Newbie? My Thoughts after OCD Diagnosis

I’m not really sure how long I’ve had OCD. I know I have had symptoms since at least middle school but it could have even started in late elementary school. However, I’ve only been officially diagnosed just a few months ago. This diagnosis was no news to me. I have been speculating for a few years that I had OCD but only finally got the courage to actually go in, tell someone all my oddities, and get diagnosed.

It might sound weird to say this but the day I got diagnosed will probably be one of the happiest days of my life. Because I had been dealing with symptoms for so many years silently and not understanding, I felt a huge amount of relief and like a huge weight had been lifted off my shoulders. OCD surely wasn’t gone but I was on the path to fighting it.

Later that day I decided to make a short list of some of the thoughts I was having following this official diagnosis. (Of course I made a list because excessive list making is something controlling me right now …sigh… but I’m glad I made this list so I can write about it now!). I want to share these original thoughts because maybe they can be refreshing for those who have been fighting OCD for a while or maybe they can be helpful for others that are newly diagnosed.

My simple but crucial epiphany:

1. I can now know I’m not crazy. Others are the same way.

One obsession I had when I was younger (but thankfully eventually went away) was that if I accidentally thought about something bad happening to my family, then it would come true…unless I “knocked on wood” and said “knock on wood” 3 times clearly. If I messed up it turned into a super complicated counting ritual where certain numbers were either very good or very bad. Let’s just say I knew something was wrong with me but with no name for it, I thought I was plain and simple crazy. I think it adds to the stress of doing the compulsions when you don’t even know why you are doing them. Now I know it’s my OCD causing the stress, causing the obsessive thoughts, and making me feel like I have to do certain things. In a way it’s no longer me that’s messed up, just my OCD. Also, I can’t be crazy because there are tons of other people struggling with the same, named thing.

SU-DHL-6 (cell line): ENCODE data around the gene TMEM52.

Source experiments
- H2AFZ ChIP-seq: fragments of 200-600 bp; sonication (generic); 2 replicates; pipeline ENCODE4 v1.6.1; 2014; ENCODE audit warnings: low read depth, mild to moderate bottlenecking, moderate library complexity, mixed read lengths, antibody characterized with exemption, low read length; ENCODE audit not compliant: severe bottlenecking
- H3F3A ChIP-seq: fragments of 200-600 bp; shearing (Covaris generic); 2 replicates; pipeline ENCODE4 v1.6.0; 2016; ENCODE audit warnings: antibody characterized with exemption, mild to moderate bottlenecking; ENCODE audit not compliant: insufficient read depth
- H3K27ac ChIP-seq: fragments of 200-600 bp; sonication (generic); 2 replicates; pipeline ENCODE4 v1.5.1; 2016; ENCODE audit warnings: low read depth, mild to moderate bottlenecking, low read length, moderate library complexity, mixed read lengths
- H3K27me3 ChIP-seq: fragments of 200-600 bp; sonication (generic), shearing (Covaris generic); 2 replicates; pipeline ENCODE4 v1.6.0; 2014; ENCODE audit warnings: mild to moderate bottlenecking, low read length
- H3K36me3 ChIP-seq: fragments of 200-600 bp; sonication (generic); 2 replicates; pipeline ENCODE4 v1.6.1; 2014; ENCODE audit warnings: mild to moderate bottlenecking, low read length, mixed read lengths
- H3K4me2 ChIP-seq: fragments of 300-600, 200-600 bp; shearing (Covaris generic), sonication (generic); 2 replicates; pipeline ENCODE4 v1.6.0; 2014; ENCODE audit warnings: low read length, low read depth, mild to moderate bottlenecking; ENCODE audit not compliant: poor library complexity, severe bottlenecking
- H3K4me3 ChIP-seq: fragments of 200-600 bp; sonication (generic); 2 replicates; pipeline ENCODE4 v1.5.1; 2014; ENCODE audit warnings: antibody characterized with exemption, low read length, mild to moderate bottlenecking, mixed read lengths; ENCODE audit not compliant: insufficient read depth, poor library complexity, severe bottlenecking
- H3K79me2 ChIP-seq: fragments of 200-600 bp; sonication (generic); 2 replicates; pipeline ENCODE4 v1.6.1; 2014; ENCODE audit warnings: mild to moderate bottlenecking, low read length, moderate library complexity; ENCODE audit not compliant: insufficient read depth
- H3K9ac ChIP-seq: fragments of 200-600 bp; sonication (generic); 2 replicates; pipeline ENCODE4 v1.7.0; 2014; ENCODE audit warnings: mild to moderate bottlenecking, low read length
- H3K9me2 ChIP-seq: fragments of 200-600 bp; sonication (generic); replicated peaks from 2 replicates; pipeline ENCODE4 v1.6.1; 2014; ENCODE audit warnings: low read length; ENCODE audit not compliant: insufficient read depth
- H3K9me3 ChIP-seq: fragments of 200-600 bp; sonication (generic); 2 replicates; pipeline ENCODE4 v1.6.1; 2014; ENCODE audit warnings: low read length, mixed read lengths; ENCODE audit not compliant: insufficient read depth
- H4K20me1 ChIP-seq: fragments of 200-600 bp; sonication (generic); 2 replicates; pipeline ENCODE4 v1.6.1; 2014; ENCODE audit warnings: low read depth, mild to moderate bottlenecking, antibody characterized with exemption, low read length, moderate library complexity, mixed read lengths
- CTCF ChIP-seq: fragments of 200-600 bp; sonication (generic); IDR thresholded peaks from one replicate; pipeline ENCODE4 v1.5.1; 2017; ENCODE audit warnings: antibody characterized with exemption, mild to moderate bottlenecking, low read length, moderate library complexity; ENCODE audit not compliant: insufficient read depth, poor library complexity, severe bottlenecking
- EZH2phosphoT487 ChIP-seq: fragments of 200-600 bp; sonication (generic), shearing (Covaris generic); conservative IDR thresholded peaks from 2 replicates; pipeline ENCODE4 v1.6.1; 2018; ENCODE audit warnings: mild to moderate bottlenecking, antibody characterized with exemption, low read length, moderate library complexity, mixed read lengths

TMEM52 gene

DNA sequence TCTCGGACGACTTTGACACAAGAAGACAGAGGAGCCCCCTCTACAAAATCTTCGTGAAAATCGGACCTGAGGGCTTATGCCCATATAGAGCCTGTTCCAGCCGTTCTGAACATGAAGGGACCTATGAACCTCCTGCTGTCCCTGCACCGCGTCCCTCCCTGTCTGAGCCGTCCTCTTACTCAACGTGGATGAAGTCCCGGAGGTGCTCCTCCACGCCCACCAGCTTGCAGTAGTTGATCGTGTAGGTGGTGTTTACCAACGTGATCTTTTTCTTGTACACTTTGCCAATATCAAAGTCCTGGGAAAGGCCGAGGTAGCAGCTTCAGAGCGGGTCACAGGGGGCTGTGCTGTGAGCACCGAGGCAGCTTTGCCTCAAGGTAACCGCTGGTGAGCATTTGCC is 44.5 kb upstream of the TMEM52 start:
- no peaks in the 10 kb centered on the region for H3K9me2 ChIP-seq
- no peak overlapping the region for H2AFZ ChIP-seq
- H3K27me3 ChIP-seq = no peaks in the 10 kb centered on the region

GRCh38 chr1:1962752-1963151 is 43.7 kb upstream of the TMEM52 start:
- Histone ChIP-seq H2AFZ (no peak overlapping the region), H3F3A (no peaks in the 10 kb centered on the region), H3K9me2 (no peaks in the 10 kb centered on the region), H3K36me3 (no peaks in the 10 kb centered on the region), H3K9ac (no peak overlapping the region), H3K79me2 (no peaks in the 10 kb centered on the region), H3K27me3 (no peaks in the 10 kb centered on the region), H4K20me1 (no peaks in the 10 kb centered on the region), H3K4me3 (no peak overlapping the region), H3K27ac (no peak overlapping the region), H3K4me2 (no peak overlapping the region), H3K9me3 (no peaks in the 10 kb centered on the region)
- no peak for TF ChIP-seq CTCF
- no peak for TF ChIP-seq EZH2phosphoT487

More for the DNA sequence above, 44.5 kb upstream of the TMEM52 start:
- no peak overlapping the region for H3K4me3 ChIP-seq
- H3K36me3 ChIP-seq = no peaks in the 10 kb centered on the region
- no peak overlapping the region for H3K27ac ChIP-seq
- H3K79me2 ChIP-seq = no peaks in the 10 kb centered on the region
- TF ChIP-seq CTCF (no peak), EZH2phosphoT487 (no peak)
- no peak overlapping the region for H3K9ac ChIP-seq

2. I now have a set name for this. A name means I can get help and start to get better.

A name= treatment

And not just treatment, but a very specific treatment that has been proven to be effective for OCD! Hallelujah! This diagnosis was such a relief in large part because it was the first step in getting treatment. All I had to do was keep going back to appointments and practice exposures. These are not extremely easy tasks, but having an “instruction manual” of hard tasks to do (but to help fix it) is better than having no instructions at all.

3. I can meet others with OCD. We can support each other.

As I’ve mentioned in a previous post (Introductions and Inspiration), one thing I did after being diagnosed was read a lot of personal blogs from others with OCD. I also noticed that the OCD community was very involved on Twitter. This seemed like such a supportive network and I was very excited to join in, both to receive some advice but also to hopefully help others.

and most importantly…

4. These thoughts aren’t real. I don’t have to believe them.

Of course people with OCD don’t really believe doing compulsions will prevent the bad things from happening. I knew when I was a kid that tapping on something wooden probably wouldn’t affect my family’s danger or safety and I know now that repeatedly checking that plugs are in outlets “just right” probably won’t prevent a house fire. I say probably because complete certainty is impossible. Yet, having a diagnosis made me a little more certain. I could more confidently tell myself that these thoughts weren’t real and more importantly, I could now more confidently feel like I didn’t have to believe or act on these thoughts.

(This got longer than I anticipated. oops)



  1. #4 is the most important thing for sufferers of ocd to realize. Understanding that the thoughts or compulsions are unwanted , and had by all and perceived differently by sufferers , is the first step to acceptance , understanding, and recovery

    Liked by 1 person

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